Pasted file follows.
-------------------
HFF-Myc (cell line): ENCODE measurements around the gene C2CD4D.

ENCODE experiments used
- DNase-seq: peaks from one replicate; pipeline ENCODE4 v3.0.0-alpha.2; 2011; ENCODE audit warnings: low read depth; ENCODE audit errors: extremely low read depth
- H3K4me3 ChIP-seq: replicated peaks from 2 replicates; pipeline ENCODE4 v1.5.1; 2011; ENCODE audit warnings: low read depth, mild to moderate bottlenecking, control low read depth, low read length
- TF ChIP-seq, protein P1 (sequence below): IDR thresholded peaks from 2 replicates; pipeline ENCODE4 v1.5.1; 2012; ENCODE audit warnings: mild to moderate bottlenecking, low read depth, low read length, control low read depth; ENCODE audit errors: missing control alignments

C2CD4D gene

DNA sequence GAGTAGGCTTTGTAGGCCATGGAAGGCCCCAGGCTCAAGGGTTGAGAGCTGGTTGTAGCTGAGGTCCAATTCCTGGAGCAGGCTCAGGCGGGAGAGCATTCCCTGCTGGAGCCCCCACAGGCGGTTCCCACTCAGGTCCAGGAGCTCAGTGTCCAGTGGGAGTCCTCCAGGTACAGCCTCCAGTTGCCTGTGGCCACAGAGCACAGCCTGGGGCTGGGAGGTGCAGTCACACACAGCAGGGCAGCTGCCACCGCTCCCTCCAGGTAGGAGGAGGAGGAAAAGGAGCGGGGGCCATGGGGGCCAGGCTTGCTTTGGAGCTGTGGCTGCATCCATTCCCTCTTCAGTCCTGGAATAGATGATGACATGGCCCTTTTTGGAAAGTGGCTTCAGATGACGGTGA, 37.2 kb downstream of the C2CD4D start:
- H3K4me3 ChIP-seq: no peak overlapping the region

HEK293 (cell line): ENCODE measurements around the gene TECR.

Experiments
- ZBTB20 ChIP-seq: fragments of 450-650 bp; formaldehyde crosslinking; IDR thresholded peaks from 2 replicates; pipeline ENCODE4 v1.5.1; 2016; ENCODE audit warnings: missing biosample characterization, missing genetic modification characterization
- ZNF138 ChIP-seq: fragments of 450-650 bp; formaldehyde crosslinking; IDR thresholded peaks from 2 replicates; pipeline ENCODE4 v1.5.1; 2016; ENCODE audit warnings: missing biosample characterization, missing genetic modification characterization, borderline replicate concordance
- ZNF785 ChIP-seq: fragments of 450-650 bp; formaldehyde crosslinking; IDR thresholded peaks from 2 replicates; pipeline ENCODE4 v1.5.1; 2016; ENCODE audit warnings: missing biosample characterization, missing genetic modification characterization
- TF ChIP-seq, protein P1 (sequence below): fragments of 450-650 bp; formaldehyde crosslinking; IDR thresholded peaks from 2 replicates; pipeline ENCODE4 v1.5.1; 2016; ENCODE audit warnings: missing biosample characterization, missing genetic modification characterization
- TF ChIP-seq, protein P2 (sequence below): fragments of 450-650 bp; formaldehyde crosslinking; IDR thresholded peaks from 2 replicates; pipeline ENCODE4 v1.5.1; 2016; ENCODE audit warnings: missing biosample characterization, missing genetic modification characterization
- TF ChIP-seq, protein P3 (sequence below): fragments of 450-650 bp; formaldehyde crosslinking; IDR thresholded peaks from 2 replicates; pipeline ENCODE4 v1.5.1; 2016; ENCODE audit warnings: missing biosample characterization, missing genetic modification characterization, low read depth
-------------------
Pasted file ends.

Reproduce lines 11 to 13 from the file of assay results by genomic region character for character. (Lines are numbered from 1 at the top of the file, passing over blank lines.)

- ZBTB20 ChIP-seq: fragments of 450-650 bp; formaldehyde crosslinking; IDR thresholded peaks from 2 replicates; pipeline ENCODE4 v1.5.1; 2016; ENCODE audit warnings: missing biosample characterization, missing genetic modification characterization
- ZNF138 ChIP-seq: fragments of 450-650 bp; formaldehyde crosslinking; IDR thresholded peaks from 2 replicates; pipeline ENCODE4 v1.5.1; 2016; ENCODE audit warnings: missing biosample characterization, missing genetic modification characterization, borderline replicate concordance
- ZNF785 ChIP-seq: fragments of 450-650 bp; formaldehyde crosslinking; IDR thresholded peaks from 2 replicates; pipeline ENCODE4 v1.5.1; 2016; ENCODE audit warnings: missing biosample characterization, missing genetic modification characterization